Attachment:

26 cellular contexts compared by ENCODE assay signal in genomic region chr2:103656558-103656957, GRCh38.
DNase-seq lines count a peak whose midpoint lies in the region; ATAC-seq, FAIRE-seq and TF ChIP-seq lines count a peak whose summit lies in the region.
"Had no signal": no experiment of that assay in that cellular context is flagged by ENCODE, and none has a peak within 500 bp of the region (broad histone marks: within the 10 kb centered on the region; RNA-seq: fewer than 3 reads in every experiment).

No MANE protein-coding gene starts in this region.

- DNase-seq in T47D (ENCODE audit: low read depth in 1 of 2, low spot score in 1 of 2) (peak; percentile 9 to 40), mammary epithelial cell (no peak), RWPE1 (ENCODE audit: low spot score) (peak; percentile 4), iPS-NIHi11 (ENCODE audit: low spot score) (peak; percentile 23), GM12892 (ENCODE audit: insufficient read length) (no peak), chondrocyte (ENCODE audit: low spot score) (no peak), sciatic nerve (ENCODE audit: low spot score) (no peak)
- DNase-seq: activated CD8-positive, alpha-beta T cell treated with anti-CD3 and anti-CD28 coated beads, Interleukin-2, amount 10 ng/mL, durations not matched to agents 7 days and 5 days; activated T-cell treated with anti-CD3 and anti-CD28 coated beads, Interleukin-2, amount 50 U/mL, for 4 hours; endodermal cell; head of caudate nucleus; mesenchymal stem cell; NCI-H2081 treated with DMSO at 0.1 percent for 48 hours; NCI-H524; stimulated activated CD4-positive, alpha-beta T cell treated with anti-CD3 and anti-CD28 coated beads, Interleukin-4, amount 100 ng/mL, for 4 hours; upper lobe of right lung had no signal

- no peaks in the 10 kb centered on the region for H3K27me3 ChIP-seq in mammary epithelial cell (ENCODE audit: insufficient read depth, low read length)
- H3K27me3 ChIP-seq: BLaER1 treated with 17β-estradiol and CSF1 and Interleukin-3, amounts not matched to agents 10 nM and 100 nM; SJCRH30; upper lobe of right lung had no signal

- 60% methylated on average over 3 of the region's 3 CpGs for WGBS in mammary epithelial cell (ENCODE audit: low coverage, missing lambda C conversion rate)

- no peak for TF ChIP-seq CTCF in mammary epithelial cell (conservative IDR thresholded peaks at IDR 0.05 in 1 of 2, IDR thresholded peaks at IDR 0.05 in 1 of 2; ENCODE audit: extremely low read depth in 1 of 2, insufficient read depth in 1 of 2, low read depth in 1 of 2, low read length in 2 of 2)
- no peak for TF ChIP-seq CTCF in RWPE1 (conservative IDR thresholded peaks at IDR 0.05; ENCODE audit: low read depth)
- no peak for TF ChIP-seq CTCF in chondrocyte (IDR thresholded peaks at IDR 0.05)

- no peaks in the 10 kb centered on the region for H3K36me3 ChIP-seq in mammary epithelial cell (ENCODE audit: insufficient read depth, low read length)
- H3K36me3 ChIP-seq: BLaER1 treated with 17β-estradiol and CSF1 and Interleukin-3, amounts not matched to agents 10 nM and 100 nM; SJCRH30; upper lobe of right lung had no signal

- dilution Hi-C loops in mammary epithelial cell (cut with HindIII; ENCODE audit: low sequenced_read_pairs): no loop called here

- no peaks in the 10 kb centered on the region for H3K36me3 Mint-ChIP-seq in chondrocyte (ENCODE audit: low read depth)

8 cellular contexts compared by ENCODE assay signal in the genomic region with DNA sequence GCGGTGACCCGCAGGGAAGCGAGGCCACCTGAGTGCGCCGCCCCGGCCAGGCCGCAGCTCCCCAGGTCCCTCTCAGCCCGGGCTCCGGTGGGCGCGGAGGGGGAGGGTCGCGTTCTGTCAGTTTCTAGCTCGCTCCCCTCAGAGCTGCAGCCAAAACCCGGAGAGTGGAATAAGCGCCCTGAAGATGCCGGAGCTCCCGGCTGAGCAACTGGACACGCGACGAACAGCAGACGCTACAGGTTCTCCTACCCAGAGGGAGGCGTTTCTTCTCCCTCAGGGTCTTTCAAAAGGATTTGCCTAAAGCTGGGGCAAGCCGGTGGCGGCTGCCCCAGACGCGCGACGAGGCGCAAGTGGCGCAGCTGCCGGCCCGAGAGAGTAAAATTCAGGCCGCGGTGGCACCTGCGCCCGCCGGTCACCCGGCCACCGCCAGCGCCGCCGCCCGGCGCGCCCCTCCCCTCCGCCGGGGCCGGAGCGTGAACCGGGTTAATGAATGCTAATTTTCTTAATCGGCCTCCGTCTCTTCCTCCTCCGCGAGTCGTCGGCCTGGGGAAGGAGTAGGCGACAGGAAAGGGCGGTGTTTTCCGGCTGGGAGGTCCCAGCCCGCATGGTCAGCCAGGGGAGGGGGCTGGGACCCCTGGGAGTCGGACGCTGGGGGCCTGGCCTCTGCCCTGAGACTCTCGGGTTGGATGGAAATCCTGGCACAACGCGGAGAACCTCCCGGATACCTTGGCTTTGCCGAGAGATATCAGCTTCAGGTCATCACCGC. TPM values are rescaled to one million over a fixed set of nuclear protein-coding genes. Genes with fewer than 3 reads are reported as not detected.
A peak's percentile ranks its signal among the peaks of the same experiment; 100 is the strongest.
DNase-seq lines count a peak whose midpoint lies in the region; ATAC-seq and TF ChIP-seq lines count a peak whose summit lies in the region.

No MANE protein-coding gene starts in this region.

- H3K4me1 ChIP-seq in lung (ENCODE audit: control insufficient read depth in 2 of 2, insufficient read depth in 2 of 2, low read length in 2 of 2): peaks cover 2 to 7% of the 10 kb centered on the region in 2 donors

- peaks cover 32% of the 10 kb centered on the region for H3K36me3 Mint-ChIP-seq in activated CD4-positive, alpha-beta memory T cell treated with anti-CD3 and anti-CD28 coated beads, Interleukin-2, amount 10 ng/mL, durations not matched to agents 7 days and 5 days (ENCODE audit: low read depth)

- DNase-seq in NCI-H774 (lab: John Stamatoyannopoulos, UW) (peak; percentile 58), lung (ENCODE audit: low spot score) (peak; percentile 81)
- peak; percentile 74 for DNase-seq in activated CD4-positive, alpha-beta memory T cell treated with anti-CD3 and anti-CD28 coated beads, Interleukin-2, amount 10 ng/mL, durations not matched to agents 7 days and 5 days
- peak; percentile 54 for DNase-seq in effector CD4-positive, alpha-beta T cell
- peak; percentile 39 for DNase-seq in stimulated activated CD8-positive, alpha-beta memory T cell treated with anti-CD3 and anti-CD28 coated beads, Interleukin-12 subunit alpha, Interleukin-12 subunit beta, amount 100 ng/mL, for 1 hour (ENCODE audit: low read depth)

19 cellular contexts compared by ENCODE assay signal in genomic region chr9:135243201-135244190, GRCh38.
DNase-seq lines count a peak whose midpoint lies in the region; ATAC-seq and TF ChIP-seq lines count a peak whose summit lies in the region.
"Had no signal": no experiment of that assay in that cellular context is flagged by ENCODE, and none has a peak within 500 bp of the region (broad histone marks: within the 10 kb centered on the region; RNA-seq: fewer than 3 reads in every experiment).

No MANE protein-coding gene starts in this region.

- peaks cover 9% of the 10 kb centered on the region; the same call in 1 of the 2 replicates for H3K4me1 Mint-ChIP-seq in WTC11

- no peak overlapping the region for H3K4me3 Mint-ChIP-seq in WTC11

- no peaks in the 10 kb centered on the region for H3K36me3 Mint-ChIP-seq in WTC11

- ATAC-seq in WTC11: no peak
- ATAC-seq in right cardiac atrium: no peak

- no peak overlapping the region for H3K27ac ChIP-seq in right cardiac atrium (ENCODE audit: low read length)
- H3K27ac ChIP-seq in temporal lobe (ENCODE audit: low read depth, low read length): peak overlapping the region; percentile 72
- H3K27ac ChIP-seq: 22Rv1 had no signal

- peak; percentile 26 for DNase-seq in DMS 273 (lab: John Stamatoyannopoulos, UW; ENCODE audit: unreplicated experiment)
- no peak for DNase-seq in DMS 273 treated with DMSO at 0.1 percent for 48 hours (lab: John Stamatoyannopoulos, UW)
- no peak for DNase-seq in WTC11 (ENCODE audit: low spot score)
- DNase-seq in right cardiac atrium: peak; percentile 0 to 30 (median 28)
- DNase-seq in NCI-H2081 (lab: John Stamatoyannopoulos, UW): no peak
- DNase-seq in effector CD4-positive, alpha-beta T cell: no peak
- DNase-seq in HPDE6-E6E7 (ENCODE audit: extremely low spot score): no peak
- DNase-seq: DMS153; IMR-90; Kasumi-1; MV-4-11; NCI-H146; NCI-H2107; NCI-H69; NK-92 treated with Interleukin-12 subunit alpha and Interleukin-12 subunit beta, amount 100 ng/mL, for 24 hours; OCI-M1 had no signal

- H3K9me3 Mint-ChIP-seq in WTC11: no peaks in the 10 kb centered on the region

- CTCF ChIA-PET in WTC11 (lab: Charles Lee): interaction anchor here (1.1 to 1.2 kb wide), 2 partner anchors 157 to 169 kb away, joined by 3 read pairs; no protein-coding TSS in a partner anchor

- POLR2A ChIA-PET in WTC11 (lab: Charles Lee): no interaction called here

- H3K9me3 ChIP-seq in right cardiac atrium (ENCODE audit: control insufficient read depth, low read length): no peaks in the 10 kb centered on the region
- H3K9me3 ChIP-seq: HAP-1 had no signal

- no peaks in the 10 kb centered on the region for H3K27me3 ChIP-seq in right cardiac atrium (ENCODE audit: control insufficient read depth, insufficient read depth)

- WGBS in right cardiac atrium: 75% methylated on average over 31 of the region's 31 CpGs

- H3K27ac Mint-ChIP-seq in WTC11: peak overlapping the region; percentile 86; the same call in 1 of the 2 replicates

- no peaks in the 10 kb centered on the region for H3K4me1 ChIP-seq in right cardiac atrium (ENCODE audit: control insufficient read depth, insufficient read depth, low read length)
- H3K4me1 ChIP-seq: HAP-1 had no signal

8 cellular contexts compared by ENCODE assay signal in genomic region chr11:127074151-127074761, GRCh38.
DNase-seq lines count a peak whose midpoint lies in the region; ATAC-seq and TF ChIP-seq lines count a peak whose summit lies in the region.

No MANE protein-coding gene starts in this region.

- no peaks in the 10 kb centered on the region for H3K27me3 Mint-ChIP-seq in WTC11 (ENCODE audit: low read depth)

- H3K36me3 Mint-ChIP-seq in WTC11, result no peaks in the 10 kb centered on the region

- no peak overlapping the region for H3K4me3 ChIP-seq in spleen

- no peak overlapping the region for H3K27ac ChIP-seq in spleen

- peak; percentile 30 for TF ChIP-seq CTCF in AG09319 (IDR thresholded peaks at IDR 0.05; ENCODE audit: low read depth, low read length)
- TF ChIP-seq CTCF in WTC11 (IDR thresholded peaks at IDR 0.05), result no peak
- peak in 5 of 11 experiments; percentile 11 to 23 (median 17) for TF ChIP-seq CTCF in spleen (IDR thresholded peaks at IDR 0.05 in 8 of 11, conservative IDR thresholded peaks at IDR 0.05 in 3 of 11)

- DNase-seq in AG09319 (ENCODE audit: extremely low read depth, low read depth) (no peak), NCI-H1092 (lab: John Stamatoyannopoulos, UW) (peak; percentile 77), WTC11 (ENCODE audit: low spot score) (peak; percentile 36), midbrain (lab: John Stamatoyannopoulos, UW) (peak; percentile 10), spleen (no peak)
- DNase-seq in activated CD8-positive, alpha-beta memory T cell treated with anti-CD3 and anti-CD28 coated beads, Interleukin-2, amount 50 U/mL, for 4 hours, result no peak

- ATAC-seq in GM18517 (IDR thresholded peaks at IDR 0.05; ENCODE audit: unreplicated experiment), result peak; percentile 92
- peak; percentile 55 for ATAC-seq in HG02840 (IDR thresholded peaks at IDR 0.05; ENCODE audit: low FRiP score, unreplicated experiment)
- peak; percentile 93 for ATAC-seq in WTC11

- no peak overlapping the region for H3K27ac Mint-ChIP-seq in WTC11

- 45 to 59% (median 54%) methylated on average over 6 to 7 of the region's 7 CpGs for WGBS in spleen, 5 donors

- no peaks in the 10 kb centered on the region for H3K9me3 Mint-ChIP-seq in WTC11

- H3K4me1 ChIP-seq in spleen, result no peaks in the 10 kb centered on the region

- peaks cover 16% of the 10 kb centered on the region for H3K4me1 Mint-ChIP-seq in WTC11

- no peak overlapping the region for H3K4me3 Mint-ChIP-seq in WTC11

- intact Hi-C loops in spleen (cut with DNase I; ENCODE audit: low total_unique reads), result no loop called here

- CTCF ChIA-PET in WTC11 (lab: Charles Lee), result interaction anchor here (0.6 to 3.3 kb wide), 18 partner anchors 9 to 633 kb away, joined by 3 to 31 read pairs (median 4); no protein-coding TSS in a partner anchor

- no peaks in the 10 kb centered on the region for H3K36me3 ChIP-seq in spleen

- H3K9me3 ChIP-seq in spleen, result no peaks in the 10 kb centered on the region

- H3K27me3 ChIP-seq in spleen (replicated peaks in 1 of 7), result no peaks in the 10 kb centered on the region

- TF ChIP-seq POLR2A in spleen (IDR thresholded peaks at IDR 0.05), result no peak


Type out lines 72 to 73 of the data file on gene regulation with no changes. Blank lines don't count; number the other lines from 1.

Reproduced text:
- no peak overlapping the region for H3K27ac Mint-ChIP-seq in WTC11

- 45 to 59% (median 54%) methylated on average over 6 to 7 of the region's 7 CpGs for WGBS in spleen, 5 donors